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## Primal Methods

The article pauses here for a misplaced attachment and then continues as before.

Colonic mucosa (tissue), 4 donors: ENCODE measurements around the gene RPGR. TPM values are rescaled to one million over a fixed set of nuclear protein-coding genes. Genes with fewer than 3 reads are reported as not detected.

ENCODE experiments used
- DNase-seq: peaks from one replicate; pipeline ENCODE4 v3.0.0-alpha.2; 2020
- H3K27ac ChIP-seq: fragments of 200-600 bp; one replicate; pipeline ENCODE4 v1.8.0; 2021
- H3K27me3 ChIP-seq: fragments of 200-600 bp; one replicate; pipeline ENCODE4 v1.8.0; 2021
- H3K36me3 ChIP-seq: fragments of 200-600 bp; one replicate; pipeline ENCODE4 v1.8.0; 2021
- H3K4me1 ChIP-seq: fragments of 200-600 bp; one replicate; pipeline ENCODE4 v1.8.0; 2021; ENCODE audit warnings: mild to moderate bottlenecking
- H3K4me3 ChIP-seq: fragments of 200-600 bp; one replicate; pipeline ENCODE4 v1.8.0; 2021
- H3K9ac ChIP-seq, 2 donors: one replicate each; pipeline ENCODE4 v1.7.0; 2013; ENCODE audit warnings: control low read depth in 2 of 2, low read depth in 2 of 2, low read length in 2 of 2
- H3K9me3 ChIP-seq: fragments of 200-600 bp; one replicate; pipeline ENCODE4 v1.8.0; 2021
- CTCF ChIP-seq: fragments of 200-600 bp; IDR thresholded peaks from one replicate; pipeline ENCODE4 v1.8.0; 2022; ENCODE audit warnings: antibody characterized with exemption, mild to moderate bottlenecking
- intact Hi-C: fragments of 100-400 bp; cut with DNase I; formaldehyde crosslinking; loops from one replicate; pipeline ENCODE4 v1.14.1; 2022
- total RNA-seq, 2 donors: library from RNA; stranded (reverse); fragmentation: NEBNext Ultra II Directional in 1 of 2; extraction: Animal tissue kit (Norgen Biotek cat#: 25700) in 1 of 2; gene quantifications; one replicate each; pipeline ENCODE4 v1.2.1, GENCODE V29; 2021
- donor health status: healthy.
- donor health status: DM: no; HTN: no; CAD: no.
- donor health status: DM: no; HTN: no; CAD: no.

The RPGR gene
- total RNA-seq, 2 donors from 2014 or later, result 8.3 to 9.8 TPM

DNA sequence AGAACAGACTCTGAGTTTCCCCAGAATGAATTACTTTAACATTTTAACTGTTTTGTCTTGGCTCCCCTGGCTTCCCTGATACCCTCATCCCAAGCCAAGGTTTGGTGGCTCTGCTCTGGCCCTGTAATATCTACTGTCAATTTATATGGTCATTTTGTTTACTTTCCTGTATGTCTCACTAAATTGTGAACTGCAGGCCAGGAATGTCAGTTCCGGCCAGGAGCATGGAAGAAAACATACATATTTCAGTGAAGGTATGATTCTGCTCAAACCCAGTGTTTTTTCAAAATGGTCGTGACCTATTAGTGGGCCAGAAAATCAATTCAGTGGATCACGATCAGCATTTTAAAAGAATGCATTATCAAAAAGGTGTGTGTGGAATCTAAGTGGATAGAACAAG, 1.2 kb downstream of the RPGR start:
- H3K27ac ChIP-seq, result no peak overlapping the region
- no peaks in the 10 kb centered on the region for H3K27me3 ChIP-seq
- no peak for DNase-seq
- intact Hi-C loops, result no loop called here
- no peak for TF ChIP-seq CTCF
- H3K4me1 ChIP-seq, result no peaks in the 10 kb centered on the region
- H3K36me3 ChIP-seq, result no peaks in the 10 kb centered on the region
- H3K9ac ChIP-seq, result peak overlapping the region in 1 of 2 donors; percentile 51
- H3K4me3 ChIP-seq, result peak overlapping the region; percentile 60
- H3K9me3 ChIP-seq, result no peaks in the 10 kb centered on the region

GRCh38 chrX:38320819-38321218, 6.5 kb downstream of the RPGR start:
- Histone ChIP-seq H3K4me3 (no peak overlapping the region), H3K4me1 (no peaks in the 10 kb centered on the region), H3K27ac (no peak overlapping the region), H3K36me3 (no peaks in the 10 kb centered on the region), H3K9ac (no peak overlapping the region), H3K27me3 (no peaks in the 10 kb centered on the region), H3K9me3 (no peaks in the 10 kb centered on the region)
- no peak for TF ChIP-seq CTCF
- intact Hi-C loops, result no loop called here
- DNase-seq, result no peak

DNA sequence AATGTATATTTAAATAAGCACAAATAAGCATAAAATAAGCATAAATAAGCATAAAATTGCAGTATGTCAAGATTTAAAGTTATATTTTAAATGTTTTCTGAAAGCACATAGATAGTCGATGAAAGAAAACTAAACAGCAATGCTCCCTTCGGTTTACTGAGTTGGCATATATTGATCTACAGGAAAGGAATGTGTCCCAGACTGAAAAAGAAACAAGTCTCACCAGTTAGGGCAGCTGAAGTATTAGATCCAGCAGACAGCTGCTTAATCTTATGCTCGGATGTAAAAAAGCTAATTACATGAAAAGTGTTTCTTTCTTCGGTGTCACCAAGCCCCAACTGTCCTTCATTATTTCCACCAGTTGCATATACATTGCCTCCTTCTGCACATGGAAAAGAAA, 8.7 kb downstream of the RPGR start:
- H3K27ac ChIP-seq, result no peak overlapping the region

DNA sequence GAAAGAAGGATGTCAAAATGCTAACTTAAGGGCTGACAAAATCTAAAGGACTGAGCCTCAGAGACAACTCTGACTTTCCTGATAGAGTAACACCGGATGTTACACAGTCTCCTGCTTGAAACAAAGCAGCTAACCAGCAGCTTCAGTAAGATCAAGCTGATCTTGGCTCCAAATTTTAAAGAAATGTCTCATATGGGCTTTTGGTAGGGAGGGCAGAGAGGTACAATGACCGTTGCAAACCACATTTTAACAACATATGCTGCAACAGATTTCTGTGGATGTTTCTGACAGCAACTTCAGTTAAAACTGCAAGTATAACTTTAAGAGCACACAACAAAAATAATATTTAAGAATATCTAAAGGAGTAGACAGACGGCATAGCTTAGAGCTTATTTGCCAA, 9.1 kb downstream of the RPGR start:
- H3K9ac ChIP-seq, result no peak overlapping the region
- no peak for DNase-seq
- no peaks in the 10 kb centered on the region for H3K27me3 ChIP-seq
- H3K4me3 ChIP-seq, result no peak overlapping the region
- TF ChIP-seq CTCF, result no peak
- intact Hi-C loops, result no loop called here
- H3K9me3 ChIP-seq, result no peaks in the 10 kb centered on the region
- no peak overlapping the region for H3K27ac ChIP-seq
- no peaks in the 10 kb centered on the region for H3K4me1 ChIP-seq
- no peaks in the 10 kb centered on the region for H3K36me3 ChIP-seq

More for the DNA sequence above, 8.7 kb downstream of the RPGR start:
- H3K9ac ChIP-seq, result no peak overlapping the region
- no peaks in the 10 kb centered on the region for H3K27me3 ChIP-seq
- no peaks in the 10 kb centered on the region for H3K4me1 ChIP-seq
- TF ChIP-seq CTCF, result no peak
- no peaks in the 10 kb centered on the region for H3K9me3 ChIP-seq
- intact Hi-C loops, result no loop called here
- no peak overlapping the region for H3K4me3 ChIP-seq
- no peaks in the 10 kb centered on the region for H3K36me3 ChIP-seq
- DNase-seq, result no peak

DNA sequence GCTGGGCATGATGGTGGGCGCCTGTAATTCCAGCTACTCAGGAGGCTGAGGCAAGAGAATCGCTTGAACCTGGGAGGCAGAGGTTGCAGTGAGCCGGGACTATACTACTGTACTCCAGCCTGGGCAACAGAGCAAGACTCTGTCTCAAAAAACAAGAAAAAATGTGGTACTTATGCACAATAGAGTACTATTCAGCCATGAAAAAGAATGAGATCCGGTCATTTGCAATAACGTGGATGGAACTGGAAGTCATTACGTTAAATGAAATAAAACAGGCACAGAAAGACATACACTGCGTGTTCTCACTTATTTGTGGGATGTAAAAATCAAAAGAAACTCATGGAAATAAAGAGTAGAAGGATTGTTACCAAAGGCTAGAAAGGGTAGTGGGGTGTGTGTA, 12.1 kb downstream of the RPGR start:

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**By a primal method of solution we mean a search method that**works on the original problem directly by searching through the feasible region for the optimal solution. Methods that work on an approximation of the original problem are often referred to as “Transformation Methods” Each point in the process is feasible (theoretically) and the value of the objective function constantly decreases. Given n variables and m constraints, primal methods can be devised that work in spaces of dimension n-m, n, m, or n+m. In other words, a large variety exists. Primal Methods**Primal methods possess 3 significant advantages**(Luenberger): 1) Since each point generated in the search process is feasible, if the process is terminated before reaching the solution, the terminating point is feasible. Thus, the final point is feasible and probably nearly optimal. 2) Often it can be guaranteed that if they generate a convergent sequence, then the limit point of that sequence must be at least a local constrained minimum. 3) Most primal methods do not rely on a special problem structure, such as convexity, and hence these methods are applicable to general nonlinear programming problems. Furthermore, their convergence rates are competitive with other methods, and particularly for linear constraints, they are often among the most efficient. Advantages of Primal Methods**Primal methods are not without disadvantages:**They require a (Phase I) procedure to obtain an initial feasible point. They are all plagued, particularly for problems with nonlinear constraints, with computational difficulties arising from the necessity to remain within the feasible region as the method progresses. Some methods can fail to converge for problems with inequality constraints (!) unless elaborate precautions are taken. Disadvantages of Primal Methods**The following classes of algorithms are typically noted**under primal methods: Feasible direction methods which search only in directions which are always feasible Zoutendijk’s Feasible Direction method Active set methods which partition inequality constraints into two groups of active and inactive constraints. Constraints treated as inactive are essentially ignored. Gradient projection methods which project the negative gradient of the objective onto the constraint surface. (Generalized) reduced gradient methods which partition the problem variables into basic and non-basic variables. Some Typical Primal Algorithm Classes**Constrained optimization can be made much more efficient if**you know which constraints are active and which are inactive. Mathematically, active constraints are always equalities (!) Only considering the active constraints leads to a family of constrained optimization algorithms that can be classified as “active set methods” Dividing the Constraint Set**The idea underlying active set methods is to partition**inequality constraints into two groups: those that are active and those that are inactive. The constraints treated as inactive are essentially ignored. Clearly, if the active constraints (for the solution) would be known, then the original problem could be replaced by a corresponding problem having equality constraints only. Alternatively, suppose we guess an active set and solve the equality problem. Then if all constraints and optimality conditions would be satisfied, then we would have found the correct solution. Active Set Methods**Idea behind active set methods is to define at each step af**the algorithm a set of constraints, termed the working set, that is to be treated as the active set. Active set methods consist of two components: 1) determine a current working set that is a subset of the active set, 2) move on the surface defined by the working set to an improved solution. This surface is often referred to as the working surface. The direction of movement is generally determined by first or second order approximations of the functions. Basic Active Set Method**Basic active set algorithm is as follows:**Start with a given working set and begins minimizing over the corresponding working surface. If new constraint boundaries are encountered, they may be added to the working set, but no constraints are dropped from the working set. Finally, a point is obtained that minimizes the objective function with respect to the current working set of constraints. For this point, optimality criteria are checked, and if it is deemed “optimal”, the solution has been found. Otherwise, one or more inactive constraints are dropped from the working set and the whole procedure is restarted with this new working set. Many variations are possible Specific examples: Gradient Projection algorithm (Generalized) Reduced Gradient algorithm Basic Active Set Algorithm**Accuracy of activity can cause some problems.**Also, the calculation of the Lagrangian multipliers may not be accurate if we are just a bit off the exact optimum. In practice, constraints are dropped from the working set using various criteria before an exact minimum on the working surface is found. For many algorithms, convergence cannot be guaranteed and jamming may occur in (very) rare cases. Active set methods with various refinements are often very effective. Some Problems With Active Set Methods**Basic Algorithm**• Each iteration in a feasible direction method consists of • selecting a feasible direction and • a constrained line search.**(Simplified) Zoutendijk Method**One of the earliest proposals for a feasible direction method uses a linear programming subproblem. Consider min ƒ(x) subject to a1Tx b1 ... amTx bm Given a feasible point, xk, let I be the set of indices representing active constraints, that is, aiTx = bi for i I. The direction vector dk is the chosen as the solution to the linear program minimize ƒ(xk) d subject to aiTd 0, i I (normalizing constraint) where d = (d1, d2, ..., dn) Constraints assure that vectors of the form will be feasible for sufficiently small a > 0, and subject to these conditions, d is chosen to line up as closely as possible with the negative gradient of ƒ. This will result in the locally best direction in which to proceed. The overall procedure progresses by generating feasible directions in this manner, and moving along them to decrease the objective.**Basic problem:**Min f(x) Subject togi(x)0with i = 1, .., m Now think of a direction vector d that is both descending and feasible: “descent direction” (= reducing f(x)) “feasible direction” (= reducing g(x) = increasing feasibility) If d reduces f(x), then the following holds:f(x)Td <0 If d increases feasibility of gi(x), then the following holds:gi(x)Td <0 Given that you know d, you know need to know how far to go along d. xk+1 = xk + akdk Feasible Descent Directions**The following condition expresses the value ofak:**ak = max {f(x)Td , gj(x)Td for each j I} where I is the set of active constraints Note that ak < 0 MUST hold if you want both a reduction in f(x) and increase in feasibility (remember g(x) < 0, thus lower g(x) is better) The best ak is the lowest valued (most negative) ak , thus the problem now becomes: minimize a Subject to f(x)Td a gj(x)Td afor each j I -1 di 1 where I = 1, .., n This Linear Programming problem now has n+1 variables (n elements of vector d plus scalar a) Finding the direction vector – A LP Problem**The idea behind feasible direction methods is to take steps**through the feasible region of the form xk+1 = xk + akdk where dk is a direction vector and ak is a nonnegative scalar. Given that we have dk , next we need to know how far to move along dk . The scalar ak is chosen to minimize the objective function ƒ with the restriction that the point xk+1 and the line segment joining xk and xk+1 be feasible. IMPORTANT: Note that while moving along dk, we may encounter constraints that were inactive, but can now become active. Thus, we do need to do a constrained line search to find the maximum au . Approach in textbook: Determine maximum step size based on bounds of variables. If all constraints are feasible at the variable bounds, take this maximum step size as the step size. Otherwise, search along dk until you find a constraint that cause infeasibility first. Next step: Constrained Line Search**Two major shortcomings of feasible direction methods that**require modification of the methods in most cases: 1) For general problems, there may not exist any feasible direction. (example??) In such cases, either • relax definition of feasibility or allow points to deviate, or • introduce concept of moving along curves rather than straight lines. 2) Feasible direction methods can be subject to jamming a.k.a. zigzagging, that is, it does not converge to a constrained local minimum. In Zoutendijk's method, this can be caused because the method for finding a feasible direction changes if another constraint becomes active. Major Shortcomings**Gradient projection started from nonlinear optimization**problem with linear constraints: Min f(x) S.t. arTx br asTx= bs Basic Problem Formulation**Gradient projection method is motivated by the ordinary**methods of steepest descent for unconstrained problems. Fundamental Concept: The negative gradient of the objective function is projected on the working surface (subset of active constraints) in order to define the direction of movement. Major task is to calculate projection matrix (P) and subsequent feasible direction vector d. Gradient Projection Methods**Nonlinear Constraints**For the general case of min ƒ(x) s.t. h(x) = 0 g(x) 0 the basic idea is that at a feasible point xk one determines the active constraints and projects the negative gradient of ƒ onto the subspace tangent to the surface determined by these constraints. This vector (if nonzero) determines the direction for the next step. However, this vector is in general not a feasible direction since the working surface may be curved. Therefore, it may not be possible to move along this projected negative gradient to obtain the next point.**What is typically done to overcome the problem of curvature**and loss of feasibility is to search along a curve along the constraint surface, the direction of the search being defined by the projected negative gradient. A new point is found as follows: First, a move is made along the projected gradient to a point y. Then a move is made in the direction perpendicular to the tangent plane at the original point to a nearby feasible point on the working set. Once this point is found, the value of the objective function is determined. This is repeated with various y's until a feasible point is found that satisfies the descent criteria for improvement relative to the original point. Overcoming Curvature Difficulties**The movement away from the feasible region and then coming**back introduces difficulties that require series of interpolations for and nonlinear equation solutions for their resolution, because: 1) You first have to get back in the feasible region, and 2) next, you have to find a point on the active set of constraints. Thus, a satisfactory gradient projection method is quite complex. Computation of the nonlinear projection matrix is also more time consuming than for linear constraints: Difficulties and Complexities Nevertheless, gradient projection method has been successfully implemented and found to be effective (your book says otherwise). But, all the extra features needed to maintain feasibility require skill.**Reduced gradient method is closely related to simplex LP**method because variables are split into basic and non-basic groups. From a theoretical viewpoint, the method behaves very much like the gradient projection method. Like gradient projection method, it can be regarded as a steepest descent method applied on the surface defined by the active constraints. Reduced gradient method seems to be better than gradient projection methods. Reduced Gradient Method**Dependent and Independent Variables**Consider min ƒ(x) s.t. Ax = b, x0 Partition variables into two groups x = (y, z) where y has dimension m and z has dimension n-m. This partition is formed such that all varaibles in y are strictly positive. Now, the original problem can be expressed as: min ƒ(y, z) s.t. By + Cz = b, y ≥ 0, z ≥ 0 (with, of course, A = [B, C]) Key notion is that if z is specified (independent variables), than y (the dependent variables) can be uniquely solved. NOTE: y and z are dependent. Because of this dependency, if we move z along the line z + aDz, then y will have to move along a corresponding line y + aDy. Dependent variables y are also referred to as basic variables Independent variables z are also referred to as non-basic variables**The generalized reduced gradient solves nonlinear**programming problems in the standard form minimize ƒ(x) subject to h(x) = 0, a x b where h(x) is of dimension m. Generalized Reduced Gradient GRG algorithm works similar as with linear constraints. However, is also plagued with similar problems as gradient projection methods regarding maintaining feasibility. Well known implementation: GRG2 software**Basic idea in GRG is to search with z variables along**reduced gradient r for improvement of objective function and use y variables to maintain feasibility. If some zi is at its bound (see Eq. 5.62), then set the search direction for that variable di = 0, dependent on the sign of the reduced gradient r. Reason: you do not want to violate a variable’s bound. Thus, that variable is fixed by not allowing it to change (di = 0 means it has now no effect on f(x)). Search xk+1 = xk + ad with d = [dy, dz] (column vector) If constraints are linear, then new point is (automatically) feasible. See derivation on page 177; constraints and objective function are combined in reduced gradient. If constraint(s) are non-linear, you have to adjust y with some Dy to get back to feasibility. Different techniques exist, but basically it is equivalent to an unconstrained optimization problem that minimizes constraint violation. Movement Basics**Picking a basis is sometimes poorly discussed in textbooks**Some literally only say “pick a set z and y” Your textbook provides a method based on Gaussian elimination on pages 180-181 that is done every iteration of the method in your textbook. Other (“recent”) implementations favor changing basis only when a basic variable reaches zero (or equivalently, its upper or lower bound) since this saves recomputation of B-1. Thus, if a dependent variable (y) becomes zero, then this zero-valued dependent (basic) variable is declared independent and one of the strictly positive independent variables is made dependent. Either way, this is analogous to an LP pivot operation Changing Basis**Pick a set of independent (z) and dependent (y) variables**Let z = -riif ri < 0 or ri > 0. Otherwise let z = 0 If z = 0, then stop because the current point is the solution. Otherwise, find Dy = –B-1CDz Find a1, a2, a3 achieving, respectively: max {a1: y + a1 Dy ≥ 0 } max {a2: z + a2 Dz ≥ 0 } min {ƒ(x + a3 Dx ): 0 ≤ a3 ≤ a1, 0 ≤ a3 ≤ a2 } Let x = x + a3 Dx If a3 < a1, return to (1). Otherwise, declare the vanishing variable in the dependent set (y) independent and declare the strictly positive variable in the independent set (z) dependent (pivot operation). Update B and C. Reduced Gradient Algorithm (one implementation) Note that your book has a slightly different implementation on page 181!**GRG method can be quite complex.**Also note that inequality constraints have to be converted to equalities first through slack and surplus variables. GRG2 is a very well known implementation. Comments